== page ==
This view of the downtown crossroads of Louisville is not all that complimentary. However, having at least a few old brick buildings with a bit of class lining the streets looked much better in real life! On my drives into Louisville I noticed that the houses were all very well-kept with beautiful lawns and many large old trees throughout the city - the community looked affluent.
Louisville was founded in 1834 by immigrants from Germany and France and was named Lewisville after a son of the German immigrant. However, the name had to be changed to Louisville three years later when they found out their previous name had already been registered by the Ohio post office system. By 1872 the population had grown to 800, transforming the community into a village which continued to prosper - thanks to numerous industries. Its first paved streets came in 1913 and by the 1950s, when the population of the community passed the 8,000 mark, the village became a city (what ever happened to 'towns'?). The present population is just under 9,000.
If you have some time to spend, both Louisville itself and the surrounding countryside look like interesting places in which to do some exploring. I did not really have enough time to fully check out the attractions of either Alliance or Louisville.
I had enjoyed the forested nature of the rolling countryside of Ohio as I drove down from Cleveland, so when I wrapped up my first day at the transformer plant in Louisville (my 'OTBP' tip), I decided to take a 'scenic' route back to Alliance. To tell the truth, I never even looked at my map - just headed straight out into the countryside on Highway 173 instead of turning for the main highway I had driven in on.
It was quite enjoyable, not much traffic and with pleasant hills and large trees dotting the landscape as I took my time cruising along. This scene out the front windshield shows what you will see straight ahead, but it looks nicer out to the sides! All those large chestnut and poplar trees may look beautiful, but they ended up contributing to the August, 2003 North American power blackout - the worst in history (see my 'General' tip for the details)! I quite enjoyed this little drive back to my hotel even though I ended up getting lost and caught in the worst lightning storm I've seen in a long time.
By far, the most impressive thing I saw in this part of Ohio was Glamorgan Castle, an amazing relic of a by-gone era when grand estates were built on European models by the 'new-rich' barons of American industrialism. When I heard that I would be making a business trip that would involve staying in Alliance, I checked out the VT website to see what the members had to say - and I will have to credit VT-member 'Buckeye4u' with awakening me to the fact that such a structure existed there!
Construction on Glamorgan Castle began in 1904, thanks to the efforts of local businessman William Henry Morgan who named it after his father's birthplace in Wales. In keeping with his engineering instincts and with lots of cash to play with, Morgan did not skimp on the construction details for this mansion on a 50-acre plot of land. His architects were first sent to Europe to check out the most impressive building styles and then work began on what was to become Glamorgan Castle. With a hundred tons of structural steel underpinning it all, ninety-six railcar loads of Vermont marble is what you see when you gaze on this structure. The Morgan family moved in after the first year of construction, even though it took $400,000 and until 1909 before work was completed.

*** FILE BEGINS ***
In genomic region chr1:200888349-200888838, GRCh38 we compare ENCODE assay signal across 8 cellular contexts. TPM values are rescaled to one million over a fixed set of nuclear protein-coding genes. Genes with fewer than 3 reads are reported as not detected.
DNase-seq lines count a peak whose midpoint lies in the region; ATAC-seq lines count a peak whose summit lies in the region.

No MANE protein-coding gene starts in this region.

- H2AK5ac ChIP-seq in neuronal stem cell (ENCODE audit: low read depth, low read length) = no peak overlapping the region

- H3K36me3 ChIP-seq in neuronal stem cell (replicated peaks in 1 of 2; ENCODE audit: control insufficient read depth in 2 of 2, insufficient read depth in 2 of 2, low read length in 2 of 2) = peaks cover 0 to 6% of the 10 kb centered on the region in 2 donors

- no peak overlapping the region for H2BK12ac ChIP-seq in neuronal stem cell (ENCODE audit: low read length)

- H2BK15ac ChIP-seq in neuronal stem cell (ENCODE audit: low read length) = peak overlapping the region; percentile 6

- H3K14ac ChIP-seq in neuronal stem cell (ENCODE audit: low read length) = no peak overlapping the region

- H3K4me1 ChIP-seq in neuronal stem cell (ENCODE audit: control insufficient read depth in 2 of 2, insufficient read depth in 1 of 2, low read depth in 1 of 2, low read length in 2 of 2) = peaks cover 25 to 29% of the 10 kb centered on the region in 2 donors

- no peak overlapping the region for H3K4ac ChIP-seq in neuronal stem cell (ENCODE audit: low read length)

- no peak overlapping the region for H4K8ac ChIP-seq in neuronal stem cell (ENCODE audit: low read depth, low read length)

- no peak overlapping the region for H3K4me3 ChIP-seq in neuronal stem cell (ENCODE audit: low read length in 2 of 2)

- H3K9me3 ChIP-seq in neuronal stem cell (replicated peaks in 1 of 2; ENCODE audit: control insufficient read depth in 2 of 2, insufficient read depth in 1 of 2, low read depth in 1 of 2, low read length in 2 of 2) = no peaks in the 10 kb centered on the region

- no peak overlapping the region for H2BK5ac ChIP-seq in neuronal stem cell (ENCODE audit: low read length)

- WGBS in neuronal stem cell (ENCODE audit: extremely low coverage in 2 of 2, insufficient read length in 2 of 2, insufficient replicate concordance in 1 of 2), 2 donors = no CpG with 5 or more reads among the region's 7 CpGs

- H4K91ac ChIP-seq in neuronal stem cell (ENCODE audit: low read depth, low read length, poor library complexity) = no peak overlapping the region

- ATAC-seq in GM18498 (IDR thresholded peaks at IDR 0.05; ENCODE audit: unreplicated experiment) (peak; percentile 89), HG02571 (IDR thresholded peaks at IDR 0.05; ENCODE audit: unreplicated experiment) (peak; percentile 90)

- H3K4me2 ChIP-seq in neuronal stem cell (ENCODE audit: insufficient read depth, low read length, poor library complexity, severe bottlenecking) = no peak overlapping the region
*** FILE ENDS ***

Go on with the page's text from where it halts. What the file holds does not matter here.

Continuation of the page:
Although it looked like a castle of old and was built just as solidly, Glamorgan Castle had the most modern amenities of the time - such as bowling alleys, a billiard room and a large swimming pool in the basement. It also did not hurt that their staff included a butler, upstairs and downstairs maids, a gardener and a chauffeur. I arrived on the scene late on the afternoon of my first day in Alliance and took a clockwise walk around its exterior - taking these photos as I went. Just as I completed my circular walk, splatters of rain began to fall and there were cracks of thunder to be heard as I made a dash for the car.
These views give a glimpse or two of the beauty of the grounds surrounding Glamorgan Castle, including large mature trees, decorative ponds, old brick driveways and neatly laid out plans for the lawns. It took quite a bit of doing to achieve these views because, after being rained out on my first day I came back on the second day but, by then, a tremendous rain, wind and lightning storm was in full swing. My final chance arose on my last day in town when I was able to sneak in these photos from the street before leaving for Cleveland. The other mansions along this street are worth a good look themselves - but time was of the essence for me.
But back to Glamorgan itself, William Henry Morgan was the son of a Welsh immigrant who established himself in heavy equipment during the 1880s - including the world's first electric overhead travelling cranes, as well as punching and shearing equipment and heavy gun carriages for the military. The Morgan Engineering Company enjoyed great success and its reins eventually passed to W.H. Morgan in 1897 upon his father's death. W. H. Morgan himself died in 1928, just before the Great Depression, and the estate was subsequently sold to the Elks Lodge in 1939 for $25,000. Today, thanks to a $774,350 preservation grant that allowed the Alliance City Schools to purchase the castle and 20.5 acres of land in 1973, the building houses the school district's central administrative offices. It is open for tours but they close at 4 PM - before I could get there.